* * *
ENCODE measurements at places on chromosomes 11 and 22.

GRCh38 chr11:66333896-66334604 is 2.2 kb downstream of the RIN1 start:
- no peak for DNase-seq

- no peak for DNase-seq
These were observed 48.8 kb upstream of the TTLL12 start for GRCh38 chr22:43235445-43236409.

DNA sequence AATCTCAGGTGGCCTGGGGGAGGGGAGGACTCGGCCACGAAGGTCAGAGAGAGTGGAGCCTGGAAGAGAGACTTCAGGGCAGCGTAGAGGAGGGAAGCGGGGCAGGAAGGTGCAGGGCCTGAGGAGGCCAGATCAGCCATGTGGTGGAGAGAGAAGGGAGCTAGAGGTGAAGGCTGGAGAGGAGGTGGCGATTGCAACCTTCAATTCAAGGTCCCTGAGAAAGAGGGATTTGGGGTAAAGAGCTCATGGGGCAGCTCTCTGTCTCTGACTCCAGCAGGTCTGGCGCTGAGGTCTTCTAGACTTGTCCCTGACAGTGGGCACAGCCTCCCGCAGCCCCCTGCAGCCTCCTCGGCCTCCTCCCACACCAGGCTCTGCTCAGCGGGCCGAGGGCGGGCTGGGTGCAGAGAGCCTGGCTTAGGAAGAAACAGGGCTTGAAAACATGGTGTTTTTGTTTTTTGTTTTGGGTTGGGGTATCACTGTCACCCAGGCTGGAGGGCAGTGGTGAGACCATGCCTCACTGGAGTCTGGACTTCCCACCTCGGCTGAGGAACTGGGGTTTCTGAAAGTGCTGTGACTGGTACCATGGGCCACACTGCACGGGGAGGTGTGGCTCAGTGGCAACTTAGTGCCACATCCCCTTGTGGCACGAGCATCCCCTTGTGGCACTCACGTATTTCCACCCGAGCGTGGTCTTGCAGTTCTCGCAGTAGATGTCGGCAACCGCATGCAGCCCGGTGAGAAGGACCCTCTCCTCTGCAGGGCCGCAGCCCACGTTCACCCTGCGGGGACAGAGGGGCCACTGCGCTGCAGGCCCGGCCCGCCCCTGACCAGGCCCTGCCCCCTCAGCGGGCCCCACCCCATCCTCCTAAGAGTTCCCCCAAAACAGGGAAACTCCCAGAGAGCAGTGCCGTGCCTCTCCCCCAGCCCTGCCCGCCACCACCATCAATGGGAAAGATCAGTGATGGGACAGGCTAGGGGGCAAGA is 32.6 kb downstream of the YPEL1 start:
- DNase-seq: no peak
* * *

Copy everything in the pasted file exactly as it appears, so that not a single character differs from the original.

ENCODE measurements at places on chromosomes 11 and 22.

GRCh38 chr11:66333896-66334604 is 2.2 kb downstream of the RIN1 start:
- no peak for DNase-seq

- no peak for DNase-seq
These were observed 48.8 kb upstream of the TTLL12 start for GRCh38 chr22:43235445-43236409.

DNA sequence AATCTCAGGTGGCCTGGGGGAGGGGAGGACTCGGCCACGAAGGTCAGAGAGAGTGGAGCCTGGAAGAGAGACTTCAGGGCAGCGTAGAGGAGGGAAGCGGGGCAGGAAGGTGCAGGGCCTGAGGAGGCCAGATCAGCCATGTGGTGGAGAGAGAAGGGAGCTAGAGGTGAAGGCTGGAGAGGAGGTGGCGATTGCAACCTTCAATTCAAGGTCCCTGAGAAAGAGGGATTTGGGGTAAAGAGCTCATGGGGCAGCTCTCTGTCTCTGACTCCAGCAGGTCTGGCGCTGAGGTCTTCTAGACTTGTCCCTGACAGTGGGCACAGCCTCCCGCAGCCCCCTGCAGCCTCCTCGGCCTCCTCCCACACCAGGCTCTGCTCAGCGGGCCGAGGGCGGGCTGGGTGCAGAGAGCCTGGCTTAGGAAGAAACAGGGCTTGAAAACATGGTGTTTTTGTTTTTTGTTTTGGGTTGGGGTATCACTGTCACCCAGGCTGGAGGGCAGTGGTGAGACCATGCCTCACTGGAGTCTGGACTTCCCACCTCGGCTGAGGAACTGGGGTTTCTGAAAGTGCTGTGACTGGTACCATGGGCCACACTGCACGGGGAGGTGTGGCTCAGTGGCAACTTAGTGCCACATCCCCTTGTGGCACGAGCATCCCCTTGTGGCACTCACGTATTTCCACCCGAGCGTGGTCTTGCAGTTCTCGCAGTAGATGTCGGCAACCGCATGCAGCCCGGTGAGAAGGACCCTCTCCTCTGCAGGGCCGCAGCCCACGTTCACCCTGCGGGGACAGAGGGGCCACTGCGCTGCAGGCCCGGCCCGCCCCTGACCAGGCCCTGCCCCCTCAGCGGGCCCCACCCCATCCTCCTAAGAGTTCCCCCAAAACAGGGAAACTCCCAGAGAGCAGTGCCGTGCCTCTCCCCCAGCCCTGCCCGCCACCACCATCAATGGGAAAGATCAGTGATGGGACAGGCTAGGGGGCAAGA is 32.6 kb downstream of the YPEL1 start:
- DNase-seq: no peak